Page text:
It would appear that rage can cut through my insomniac brain-fog, which is good to know.  I guess John Lydon was right

Anger is an energy, anger is an energy, anger is an energy…

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7 Responses to Idiocy in the news

  1. Kate says:

    Of the 68% of claimants who ‘fail’ the assessment for ESA, a large proportion (around 30%) failed to attend either the medical or appeal which meant they were immediately struck off and shunted on to JSA with no further assistance.
    If someone has a mental-health (or other) difficulty, it’s not difficult to imagine why they might not want to/be capable of turning up without some proper support (such as an advice worker).
    I’ve been to a few as a rep. and I can tell you – they’re ruthless and condescending, even contravening the goverment guidance on how to conduct a medical.
    The majority of our clients fail at the first hurdle (despite having been sectioned, attempted suicide, experienced acute psychosis etc.) but frequently win the appeal. They do their upmost to deter you at every stage.
    I received a DWP bulletin today about the new proceedure for sick notes/med certificates. Doctors will now be expected to describe what a claimant CAN do and the likely steps s/he would be capable of taking to find work – plus a rough timescale for that – rather than stating their diagnosis/symptoms/treatment.
    By April this year, there should be a mental-health-coordinator in every JC+ to assist JSA claimants with ‘mild to moderate’ mental health problems. In theory this seems like a reasonable proposal but I imagine the reality will be somewhat dissappointing. I’ll let you know (I have to sign-on soon and I’m mad as a box of frogs, so they say!).
    I’m not even going to look at the Express article. I fear it would be bad for my health!
    K.x

  2. Okay, setting aside the fact that churches are exempt from having to treat people legally so their scaremongering is just that, I didn’t quite know how to respond to this quote from the Times:

    “Catholics warned that they could be forced to admit women to the priesthood.”

    Women priests? So scary!

    Currently the scariest example of a Christian sense of entitlement in the news IMO are the American baptists who tried kidnapping children from Haiti and believe they did nothing wrong because it was God’s work.

  3. The Daily Express is a contemptible rag. Worse than the Mail.

    Ratzinger is an idiot, as you say, no-one in the UK gives a flying fuck at a rolling donut about what he thinks. He probably reckons he can tell people what to do like in majority catholic countries like Ireland. I bet being ignored will piss him off.

  4. J. Wibble says:

    In Tom Reynolds’ new book he at one point briefly ponders where exactly the line is drawn between religion and insanity. It’s a very, very fine one, and has a lot to do with context – a friend of mine tells people Jesus spoke to her and that he has messages for her in a book and (depending on their personal adherence) either rejoice or ignore it. I tell people Jesus is talking to me and leaving me messages and I get 10mg of olanzapine thrown at me. Admittedly she said it in a church and I said it in a car park at 4am, but even then many student union Christian groups wait outside the campus club nights at chucking-out time, offering water and “witnessing” to the drunken heathens pouring out of the bar, and I’ve seen them there at 4am myself when emerging utterly gazeboed from said bar.

    Wherever the line is, I’ve never met anyone on either side of it who takes the Express seriously.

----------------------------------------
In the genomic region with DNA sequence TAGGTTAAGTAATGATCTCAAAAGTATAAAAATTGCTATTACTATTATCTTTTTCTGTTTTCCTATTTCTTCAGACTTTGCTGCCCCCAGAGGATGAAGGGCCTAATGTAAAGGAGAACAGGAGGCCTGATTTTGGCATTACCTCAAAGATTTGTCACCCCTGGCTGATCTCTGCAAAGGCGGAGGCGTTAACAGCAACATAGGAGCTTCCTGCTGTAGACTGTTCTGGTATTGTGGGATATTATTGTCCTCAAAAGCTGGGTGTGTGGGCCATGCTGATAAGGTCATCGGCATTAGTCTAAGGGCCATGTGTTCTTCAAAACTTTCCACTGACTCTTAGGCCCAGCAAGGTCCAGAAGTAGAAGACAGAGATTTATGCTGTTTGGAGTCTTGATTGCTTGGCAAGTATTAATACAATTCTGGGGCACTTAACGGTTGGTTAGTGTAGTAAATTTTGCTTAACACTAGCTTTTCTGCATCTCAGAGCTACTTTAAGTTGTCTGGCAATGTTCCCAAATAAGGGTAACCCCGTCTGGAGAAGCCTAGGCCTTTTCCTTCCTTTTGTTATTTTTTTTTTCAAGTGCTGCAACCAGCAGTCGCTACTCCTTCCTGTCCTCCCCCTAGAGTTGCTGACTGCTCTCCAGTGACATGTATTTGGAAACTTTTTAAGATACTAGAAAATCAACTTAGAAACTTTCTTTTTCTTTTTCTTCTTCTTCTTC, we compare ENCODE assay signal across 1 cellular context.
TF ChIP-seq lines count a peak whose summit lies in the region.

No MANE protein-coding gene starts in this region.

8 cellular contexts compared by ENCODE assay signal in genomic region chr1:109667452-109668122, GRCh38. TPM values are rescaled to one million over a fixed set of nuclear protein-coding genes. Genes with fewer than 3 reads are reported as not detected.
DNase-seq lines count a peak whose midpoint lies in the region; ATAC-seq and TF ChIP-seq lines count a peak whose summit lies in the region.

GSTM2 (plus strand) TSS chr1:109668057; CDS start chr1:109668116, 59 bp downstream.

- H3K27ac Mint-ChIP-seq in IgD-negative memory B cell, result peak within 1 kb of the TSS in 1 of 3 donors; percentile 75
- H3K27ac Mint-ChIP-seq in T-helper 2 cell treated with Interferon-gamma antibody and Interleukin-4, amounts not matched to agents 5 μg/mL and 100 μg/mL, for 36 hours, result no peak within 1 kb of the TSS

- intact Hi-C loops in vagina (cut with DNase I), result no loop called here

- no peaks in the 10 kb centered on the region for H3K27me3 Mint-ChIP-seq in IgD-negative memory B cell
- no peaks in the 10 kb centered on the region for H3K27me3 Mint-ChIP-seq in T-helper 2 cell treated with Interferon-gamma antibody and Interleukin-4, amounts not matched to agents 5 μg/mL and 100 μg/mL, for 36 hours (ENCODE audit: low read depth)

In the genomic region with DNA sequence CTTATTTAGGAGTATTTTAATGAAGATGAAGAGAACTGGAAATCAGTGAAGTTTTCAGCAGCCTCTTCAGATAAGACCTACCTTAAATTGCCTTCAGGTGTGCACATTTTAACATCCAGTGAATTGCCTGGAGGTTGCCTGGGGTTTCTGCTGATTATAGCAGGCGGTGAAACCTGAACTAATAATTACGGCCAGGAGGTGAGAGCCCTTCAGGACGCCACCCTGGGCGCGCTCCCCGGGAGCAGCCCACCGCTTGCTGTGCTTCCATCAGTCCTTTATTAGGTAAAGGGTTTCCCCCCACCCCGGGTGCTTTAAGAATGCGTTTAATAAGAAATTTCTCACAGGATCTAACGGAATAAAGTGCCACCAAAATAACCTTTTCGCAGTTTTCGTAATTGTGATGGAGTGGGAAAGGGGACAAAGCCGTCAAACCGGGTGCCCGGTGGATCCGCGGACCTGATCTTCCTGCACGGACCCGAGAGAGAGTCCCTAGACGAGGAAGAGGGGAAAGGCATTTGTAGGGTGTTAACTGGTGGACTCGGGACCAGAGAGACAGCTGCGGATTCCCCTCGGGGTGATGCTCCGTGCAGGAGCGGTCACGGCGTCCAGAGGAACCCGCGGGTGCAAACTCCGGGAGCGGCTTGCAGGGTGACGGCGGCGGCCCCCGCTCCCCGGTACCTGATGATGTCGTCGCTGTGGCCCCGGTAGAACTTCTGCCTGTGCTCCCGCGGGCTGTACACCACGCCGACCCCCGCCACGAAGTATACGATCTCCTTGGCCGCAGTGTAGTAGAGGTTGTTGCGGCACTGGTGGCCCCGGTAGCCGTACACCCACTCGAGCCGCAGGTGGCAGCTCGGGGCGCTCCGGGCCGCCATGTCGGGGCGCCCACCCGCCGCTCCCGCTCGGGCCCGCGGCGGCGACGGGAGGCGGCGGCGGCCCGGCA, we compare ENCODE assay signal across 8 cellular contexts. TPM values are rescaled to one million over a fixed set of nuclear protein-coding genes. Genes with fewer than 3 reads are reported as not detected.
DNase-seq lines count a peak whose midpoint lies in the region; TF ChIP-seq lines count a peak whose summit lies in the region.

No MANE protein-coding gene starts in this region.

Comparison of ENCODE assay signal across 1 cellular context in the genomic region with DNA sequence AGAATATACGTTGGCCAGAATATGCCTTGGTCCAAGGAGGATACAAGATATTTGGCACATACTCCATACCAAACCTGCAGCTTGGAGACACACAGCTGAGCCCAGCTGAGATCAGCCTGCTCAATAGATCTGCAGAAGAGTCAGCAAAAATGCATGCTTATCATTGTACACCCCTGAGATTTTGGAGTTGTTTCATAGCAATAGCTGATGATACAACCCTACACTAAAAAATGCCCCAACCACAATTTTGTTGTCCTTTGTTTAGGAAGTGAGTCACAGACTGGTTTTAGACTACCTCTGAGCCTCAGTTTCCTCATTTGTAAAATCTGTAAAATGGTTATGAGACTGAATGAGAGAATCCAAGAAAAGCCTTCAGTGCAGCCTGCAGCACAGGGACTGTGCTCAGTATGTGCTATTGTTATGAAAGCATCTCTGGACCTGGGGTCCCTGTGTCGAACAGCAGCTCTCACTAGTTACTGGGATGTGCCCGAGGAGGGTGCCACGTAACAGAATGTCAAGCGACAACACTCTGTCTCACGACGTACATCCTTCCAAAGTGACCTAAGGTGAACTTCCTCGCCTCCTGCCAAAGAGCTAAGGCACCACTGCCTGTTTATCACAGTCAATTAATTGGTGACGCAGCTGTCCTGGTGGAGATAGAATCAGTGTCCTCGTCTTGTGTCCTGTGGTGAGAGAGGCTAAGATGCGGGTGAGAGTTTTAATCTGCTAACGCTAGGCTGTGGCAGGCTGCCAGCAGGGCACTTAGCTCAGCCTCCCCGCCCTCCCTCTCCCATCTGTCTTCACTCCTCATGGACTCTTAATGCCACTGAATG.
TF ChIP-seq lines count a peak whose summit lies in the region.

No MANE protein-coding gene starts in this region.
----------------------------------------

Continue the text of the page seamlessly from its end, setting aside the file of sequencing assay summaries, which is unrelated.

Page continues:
5. Kate says:

    And another thing – The DWP’s active press office is ensuring that some of the stories that relate to the subject of ‘scroungers’ actually GET INTO the red top nasties.
    Sounds conspiritorial, I know, but it’s entirely true. We’re doing what we can in social policy work and so forth but I’m sad to say, presently, it doesn’t seem to be making a dint in the scourge.
    K.x (CAB mental health adviser!)

  6. aethelreadtheunread says:

    Thanks for the comments.

    Kate – I didn’t know that so many of the failed medicals are actually just failures to attend – a third seems like a scarily high proportion to me. That was always a bit of a catch 22 with the IB medical – if you didn’t turn up your benefit was stopped, but if you did turn up then it was taken as evidence of an ability to work – but it sounds like they’ve really gone to town with that idea with ESA. I can easily believe that the DWP are going out of their way to make the process as difficult and stressful as possible, even for people who are genuinely sick. That’s the whole point of the ESA after all – not to support people who are sick, not to try and help people back into work, but just to get the numbers down in answer to muck-raking pieces like the one in the Express.

    I’m really glad that there are people like you who are trying to redress the balance – i’m a huge fan of the CAB, and i think you do great work for your clients. :o)

    almost0surreptitious – the women priests thing i find particularly bizarre since, so far as i’m aware, there’s nothing in the bible which says that priests have to be men. And i agree with you completely about the Haitian children. Obviously it’s turning out that at least some of them weren’t orphans, but even if they were, there might be other family members who could step in to take care of them, or, failing that, at least be around to provide some continuity between their past and present lives. To think that it’s in the best interests of the children to essentially abduct them and raise them in a foreign country is a pretty warped mindview, i think.

    DeeDee Ramona – well, i have to begin by saying that i love the expression ‘give a flying fuck at a rolling donut’. :o) What i find bothersome about Ratzinger’s intervention is that it’s so overtly political, and carefully timed to fit into the election fever. As you say, it will hopefully irritate him that basically no-one has listened, and most of those who have are either outraged by the content of his remarks, or the fact that he’s trying to intervene in politics, or both.

    J Wibble – at my college the only things that used to get handed out after club nights were condoms. Possibly of slightly more use than ‘witness’, i’d have thought. Definitely more fun… ;o)

    It would actually be an interesting research exercise to gather a selection of quotes from a group of people who’ve been defined as mad, and another set of quotes from people who are passionate believers, then mix them up and present them unattributed and separately to a panel of psychiatrists and a panel of religious people. It would be interesting to see how many mad people the religious people thought were holy, and how many religious people the psychiatrists thought were mad. I suspect there’d be a lot of overlap… :o)